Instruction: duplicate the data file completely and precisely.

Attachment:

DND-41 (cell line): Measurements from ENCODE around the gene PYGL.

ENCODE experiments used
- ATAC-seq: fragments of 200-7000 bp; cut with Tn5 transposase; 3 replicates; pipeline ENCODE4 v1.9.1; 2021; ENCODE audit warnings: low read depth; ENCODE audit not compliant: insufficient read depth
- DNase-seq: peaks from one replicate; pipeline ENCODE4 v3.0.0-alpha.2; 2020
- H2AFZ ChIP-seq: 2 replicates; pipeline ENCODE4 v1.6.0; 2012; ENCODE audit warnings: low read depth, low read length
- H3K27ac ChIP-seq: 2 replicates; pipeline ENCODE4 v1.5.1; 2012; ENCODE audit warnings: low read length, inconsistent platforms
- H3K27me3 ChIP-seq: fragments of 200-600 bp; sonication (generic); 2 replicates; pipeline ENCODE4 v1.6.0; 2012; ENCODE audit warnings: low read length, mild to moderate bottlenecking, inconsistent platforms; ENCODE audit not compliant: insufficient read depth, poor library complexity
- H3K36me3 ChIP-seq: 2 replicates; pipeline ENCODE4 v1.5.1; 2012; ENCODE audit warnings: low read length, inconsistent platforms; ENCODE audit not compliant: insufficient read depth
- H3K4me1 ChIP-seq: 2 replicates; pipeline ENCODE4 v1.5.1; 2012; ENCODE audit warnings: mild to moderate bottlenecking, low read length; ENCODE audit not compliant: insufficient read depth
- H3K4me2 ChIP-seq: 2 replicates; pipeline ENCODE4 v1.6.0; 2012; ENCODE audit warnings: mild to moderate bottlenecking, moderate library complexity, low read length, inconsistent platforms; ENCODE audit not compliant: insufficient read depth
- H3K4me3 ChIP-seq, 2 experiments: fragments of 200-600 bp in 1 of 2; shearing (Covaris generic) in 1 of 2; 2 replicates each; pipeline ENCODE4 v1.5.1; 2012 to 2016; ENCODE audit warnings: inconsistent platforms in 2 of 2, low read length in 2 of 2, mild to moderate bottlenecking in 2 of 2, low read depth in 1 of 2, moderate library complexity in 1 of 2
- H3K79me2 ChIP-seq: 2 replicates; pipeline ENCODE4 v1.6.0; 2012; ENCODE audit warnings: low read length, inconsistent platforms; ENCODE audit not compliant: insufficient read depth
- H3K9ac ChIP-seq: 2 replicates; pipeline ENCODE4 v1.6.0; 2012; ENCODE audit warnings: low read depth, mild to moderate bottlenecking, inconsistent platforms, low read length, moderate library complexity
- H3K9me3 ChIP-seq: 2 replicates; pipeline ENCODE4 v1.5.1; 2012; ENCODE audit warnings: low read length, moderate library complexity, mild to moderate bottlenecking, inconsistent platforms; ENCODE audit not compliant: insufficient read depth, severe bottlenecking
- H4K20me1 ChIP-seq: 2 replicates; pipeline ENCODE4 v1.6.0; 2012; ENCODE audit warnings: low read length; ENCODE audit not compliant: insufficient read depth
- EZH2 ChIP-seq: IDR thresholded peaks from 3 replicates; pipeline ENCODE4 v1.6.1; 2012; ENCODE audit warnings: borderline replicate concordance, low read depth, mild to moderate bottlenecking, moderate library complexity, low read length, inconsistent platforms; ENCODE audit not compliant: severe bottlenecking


DND-41 (cell line): Measurements from ENCODE around the gene PYGL.

ENCODE experiments used
- ATAC-seq: fragments of 200-7000 bp; cut with Tn5 transposase; 3 replicates; pipeline ENCODE4 v1.9.1; 2021; ENCODE audit warnings: low read depth; ENCODE audit not compliant: insufficient read depth
- DNase-seq: peaks from one replicate; pipeline ENCODE4 v3.0.0-alpha.2; 2020
- H2AFZ ChIP-seq: 2 replicates; pipeline ENCODE4 v1.6.0; 2012; ENCODE audit warnings: low read depth, low read length
- H3K27ac ChIP-seq: 2 replicates; pipeline ENCODE4 v1.5.1; 2012; ENCODE audit warnings: low read length, inconsistent platforms
- H3K27me3 ChIP-seq: fragments of 200-600 bp; sonication (generic); 2 replicates; pipeline ENCODE4 v1.6.0; 2012; ENCODE audit warnings: low read length, mild to moderate bottlenecking, inconsistent platforms; ENCODE audit not compliant: insufficient read depth, poor library complexity
- H3K36me3 ChIP-seq: 2 replicates; pipeline ENCODE4 v1.5.1; 2012; ENCODE audit warnings: low read length, inconsistent platforms; ENCODE audit not compliant: insufficient read depth
- H3K4me1 ChIP-seq: 2 replicates; pipeline ENCODE4 v1.5.1; 2012; ENCODE audit warnings: mild to moderate bottlenecking, low read length; ENCODE audit not compliant: insufficient read depth
- H3K4me2 ChIP-seq: 2 replicates; pipeline ENCODE4 v1.6.0; 2012; ENCODE audit warnings: mild to moderate bottlenecking, moderate library complexity, low read length, inconsistent platforms; ENCODE audit not compliant: insufficient read depth
- H3K4me3 ChIP-seq, 2 experiments: fragments of 200-600 bp in 1 of 2; shearing (Covaris generic) in 1 of 2; 2 replicates each; pipeline ENCODE4 v1.5.1; 2012 to 2016; ENCODE audit warnings: inconsistent platforms in 2 of 2, low read length in 2 of 2, mild to moderate bottlenecking in 2 of 2, low read depth in 1 of 2, moderate library complexity in 1 of 2
- H3K79me2 ChIP-seq: 2 replicates; pipeline ENCODE4 v1.6.0; 2012; ENCODE audit warnings: low read length, inconsistent platforms; ENCODE audit not compliant: insufficient read depth
- H3K9ac ChIP-seq: 2 replicates; pipeline ENCODE4 v1.6.0; 2012; ENCODE audit warnings: low read depth, mild to moderate bottlenecking, inconsistent platforms, low read length, moderate library complexity
- H3K9me3 ChIP-seq: 2 replicates; pipeline ENCODE4 v1.5.1; 2012; ENCODE audit warnings: low read length, moderate library complexity, mild to moderate bottlenecking, inconsistent platforms; ENCODE audit not compliant: insufficient read depth, severe bottlenecking
- H4K20me1 ChIP-seq: 2 replicates; pipeline ENCODE4 v1.6.0; 2012; ENCODE audit warnings: low read length; ENCODE audit not compliant: insufficient read depth
- EZH2 ChIP-seq: IDR thresholded peaks from 3 replicates; pipeline ENCODE4 v1.6.1; 2012; ENCODE audit warnings: borderline replicate concordance, low read depth, mild to moderate bottlenecking, moderate library complexity, low read length, inconsistent platforms; ENCODE audit not compliant: severe bottlenecking